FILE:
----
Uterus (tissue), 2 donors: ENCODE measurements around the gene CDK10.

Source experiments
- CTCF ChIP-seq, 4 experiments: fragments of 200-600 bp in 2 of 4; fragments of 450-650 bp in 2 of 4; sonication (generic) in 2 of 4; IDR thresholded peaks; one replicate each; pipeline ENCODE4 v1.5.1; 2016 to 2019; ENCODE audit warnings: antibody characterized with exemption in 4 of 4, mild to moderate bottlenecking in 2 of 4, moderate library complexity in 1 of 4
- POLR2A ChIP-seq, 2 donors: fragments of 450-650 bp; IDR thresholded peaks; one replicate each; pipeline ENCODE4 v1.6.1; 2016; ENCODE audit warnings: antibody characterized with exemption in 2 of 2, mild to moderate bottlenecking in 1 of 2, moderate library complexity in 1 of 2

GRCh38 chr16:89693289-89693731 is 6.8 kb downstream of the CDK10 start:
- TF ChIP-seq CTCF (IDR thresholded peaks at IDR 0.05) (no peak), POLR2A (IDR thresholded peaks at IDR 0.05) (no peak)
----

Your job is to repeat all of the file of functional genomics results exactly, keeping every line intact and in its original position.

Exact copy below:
Uterus (tissue), 2 donors: ENCODE measurements around the gene CDK10.

Source experiments
- CTCF ChIP-seq, 4 experiments: fragments of 200-600 bp in 2 of 4; fragments of 450-650 bp in 2 of 4; sonication (generic) in 2 of 4; IDR thresholded peaks; one replicate each; pipeline ENCODE4 v1.5.1; 2016 to 2019; ENCODE audit warnings: antibody characterized with exemption in 4 of 4, mild to moderate bottlenecking in 2 of 4, moderate library complexity in 1 of 4
- POLR2A ChIP-seq, 2 donors: fragments of 450-650 bp; IDR thresholded peaks; one replicate each; pipeline ENCODE4 v1.6.1; 2016; ENCODE audit warnings: antibody characterized with exemption in 2 of 2, mild to moderate bottlenecking in 1 of 2, moderate library complexity in 1 of 2

GRCh38 chr16:89693289-89693731 is 6.8 kb downstream of the CDK10 start:
- TF ChIP-seq CTCF (IDR thresholded peaks at IDR 0.05) (no peak), POLR2A (IDR thresholded peaks at IDR 0.05) (no peak)